For people of a certain age, drinking and driving remains a massive filthy taboo.
I believe that’s because they grew up in an era when anti-drink drive campaigns were both novel and hard hitting – deliberately aggressive messages designed to counter a change in attitudes as drink-drive laws were first introduced.
I’m in my early 40s and drinking and driving is something which most people of my generation simply don’t do and never did.
Of course, there are always exceptions, but generally speaking, drinking and driving has always been considered a “bad thing”.
Our parents and grandparents might have done it – quite legally, as limits weren’t introduced until 1965 – but we don’t.
Yet tragically, it appears that a new generation of younger drivers is emerging that doesn’t frown quite so heavily on drink-driving.
Under the influence
The Royal Society for the Prevention of Accidents has expressed concern for young drivers after a drink-driving campaign revealed they were proportionately more likely to drive while under the influence.
The December 2014 anti-drink-and-drug-driving campaign figures released by the Association of Chief Police Officers (ACPO) following its annual Christmas crackdown, show that of the 28,228 under-25s tested in December, 6.33 per cent (1,788) gave a positive breath test or refused or failed to give a test, compared to over-25s, where 3.94 per cent (4,042)failed during the campaign. A total of 102,555 breath tests were administered to over 25s.
Officers took a “more intelligence-led approach” while collecting the recent data, leading to a reduction in the number of tests administered. A total of 133,996 people were stopped and breath tested last year compared to 191,040 in 2013.
Despite this, there was an increase in the number of under-25s who tested positive, refused or failed to give a test, up from 1,675 in 2013 to 1,788 last year. Meanwhile, the number of over-25s who tested positive fell from 4,482 to 4,042.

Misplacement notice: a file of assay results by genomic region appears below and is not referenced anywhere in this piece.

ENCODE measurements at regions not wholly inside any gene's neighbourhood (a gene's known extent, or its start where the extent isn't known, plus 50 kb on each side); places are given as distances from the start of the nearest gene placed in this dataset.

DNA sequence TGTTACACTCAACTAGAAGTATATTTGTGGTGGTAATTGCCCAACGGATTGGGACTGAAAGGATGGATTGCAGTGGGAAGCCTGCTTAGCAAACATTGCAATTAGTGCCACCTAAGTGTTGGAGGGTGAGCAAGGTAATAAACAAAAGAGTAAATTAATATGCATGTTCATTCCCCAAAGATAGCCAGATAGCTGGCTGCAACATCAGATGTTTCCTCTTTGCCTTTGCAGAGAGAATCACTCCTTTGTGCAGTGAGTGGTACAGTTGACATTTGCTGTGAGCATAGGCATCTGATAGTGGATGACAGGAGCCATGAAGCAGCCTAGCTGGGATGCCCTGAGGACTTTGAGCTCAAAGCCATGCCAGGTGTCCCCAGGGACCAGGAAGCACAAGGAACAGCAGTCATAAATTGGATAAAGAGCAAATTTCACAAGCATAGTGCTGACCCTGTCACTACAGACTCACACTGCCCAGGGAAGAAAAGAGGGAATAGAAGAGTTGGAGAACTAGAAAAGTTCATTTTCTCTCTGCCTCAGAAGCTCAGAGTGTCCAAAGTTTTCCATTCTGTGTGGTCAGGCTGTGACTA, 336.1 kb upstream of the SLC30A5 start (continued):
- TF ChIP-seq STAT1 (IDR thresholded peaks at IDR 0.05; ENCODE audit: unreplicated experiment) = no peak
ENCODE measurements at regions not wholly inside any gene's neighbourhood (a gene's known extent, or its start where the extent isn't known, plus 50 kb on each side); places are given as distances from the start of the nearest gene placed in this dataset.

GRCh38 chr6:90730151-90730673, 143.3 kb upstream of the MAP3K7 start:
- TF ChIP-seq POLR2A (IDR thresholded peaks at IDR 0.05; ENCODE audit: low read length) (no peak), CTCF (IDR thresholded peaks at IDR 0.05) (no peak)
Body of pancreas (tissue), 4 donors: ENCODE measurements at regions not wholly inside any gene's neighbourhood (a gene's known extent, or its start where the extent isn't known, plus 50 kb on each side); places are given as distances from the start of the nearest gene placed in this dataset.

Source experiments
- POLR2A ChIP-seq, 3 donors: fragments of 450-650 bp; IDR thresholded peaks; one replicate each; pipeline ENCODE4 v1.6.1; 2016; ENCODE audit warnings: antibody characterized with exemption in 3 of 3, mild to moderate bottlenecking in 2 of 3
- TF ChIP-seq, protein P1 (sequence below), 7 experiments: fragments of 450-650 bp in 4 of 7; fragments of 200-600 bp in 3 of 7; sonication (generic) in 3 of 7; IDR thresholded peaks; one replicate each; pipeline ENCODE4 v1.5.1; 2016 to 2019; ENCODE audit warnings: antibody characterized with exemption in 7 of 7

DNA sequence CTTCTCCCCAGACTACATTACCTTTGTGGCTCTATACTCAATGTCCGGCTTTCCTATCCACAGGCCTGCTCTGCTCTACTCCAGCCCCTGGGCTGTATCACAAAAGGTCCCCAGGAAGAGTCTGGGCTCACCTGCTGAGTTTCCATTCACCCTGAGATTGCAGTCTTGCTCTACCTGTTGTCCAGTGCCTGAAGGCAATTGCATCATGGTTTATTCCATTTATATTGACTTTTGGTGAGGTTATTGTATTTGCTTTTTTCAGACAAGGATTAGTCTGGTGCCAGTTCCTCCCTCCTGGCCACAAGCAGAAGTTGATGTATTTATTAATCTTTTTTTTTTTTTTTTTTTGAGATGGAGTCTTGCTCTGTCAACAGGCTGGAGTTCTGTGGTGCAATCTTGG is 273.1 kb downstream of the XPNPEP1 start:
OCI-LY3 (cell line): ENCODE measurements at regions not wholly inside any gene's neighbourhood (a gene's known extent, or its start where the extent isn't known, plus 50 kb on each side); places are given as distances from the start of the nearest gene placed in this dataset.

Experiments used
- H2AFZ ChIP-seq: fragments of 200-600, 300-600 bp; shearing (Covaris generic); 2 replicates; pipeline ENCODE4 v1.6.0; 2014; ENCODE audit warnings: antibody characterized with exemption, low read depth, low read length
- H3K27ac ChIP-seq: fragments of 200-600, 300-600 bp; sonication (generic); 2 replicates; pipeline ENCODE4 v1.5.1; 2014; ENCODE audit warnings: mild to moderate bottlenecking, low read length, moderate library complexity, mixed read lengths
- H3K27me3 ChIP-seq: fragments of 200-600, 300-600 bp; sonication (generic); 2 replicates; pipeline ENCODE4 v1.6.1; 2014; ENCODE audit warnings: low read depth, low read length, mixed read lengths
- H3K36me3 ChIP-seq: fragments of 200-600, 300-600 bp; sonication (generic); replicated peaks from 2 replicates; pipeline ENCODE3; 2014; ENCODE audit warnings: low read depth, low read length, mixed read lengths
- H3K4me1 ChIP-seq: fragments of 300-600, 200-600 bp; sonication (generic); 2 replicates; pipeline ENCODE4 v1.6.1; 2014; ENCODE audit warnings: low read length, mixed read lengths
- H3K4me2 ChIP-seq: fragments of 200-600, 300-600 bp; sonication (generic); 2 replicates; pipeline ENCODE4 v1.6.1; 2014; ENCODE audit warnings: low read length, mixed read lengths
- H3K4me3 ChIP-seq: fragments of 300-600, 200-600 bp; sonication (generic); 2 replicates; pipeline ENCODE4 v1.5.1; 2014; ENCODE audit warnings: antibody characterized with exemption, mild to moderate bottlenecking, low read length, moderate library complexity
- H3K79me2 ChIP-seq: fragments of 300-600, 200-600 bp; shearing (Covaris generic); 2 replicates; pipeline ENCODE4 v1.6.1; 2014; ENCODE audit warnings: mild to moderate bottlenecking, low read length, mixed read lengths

The numbers are admittedly small. But this is still a worrying trend for us all, whether we are innocent motorists or pedestrians. So what’s gone wrong?
There was a similar story relating to a growing number of sexually transmitted diseases among younger people recently. One theory there was that a generation too young to have lived through the apocalyptic AIDS advertising campaigns of the 1980s wasn’t taking the precautions that their terrified parents did.
Now cast your mind back to when you saw a truly frightening commercial reminding you of the implications of drinking and driving. Nowadays, campaigning tends to focus on the implications for drivers in terms of losing their jobs, their homes and their relationships.
Maybe the emphasis should once again be placed on the potential for people to lose their lives, or kill somebody else? Maybe we need to properly scare people again?
Let's face it. There isn’t much that can’t be shown on TV today. The internet is awash with as much shocking information as anyone can stomach. Anti- drink-drive campaigns are going to have to hit much harder if they are going to register. Could it also be time for tougher laws and punishments, perhaps even a zero alcohol limit?
Drink drive laws have been a massive success - perhaps one of the most important safety improvements ever introduced. It would be a great tragedy if a new generation of drivers was to grow up thinking that it’s OK to ignore them.
What do you think? How should we tackle concerns about the growing number of younger people being caught drinking and driving?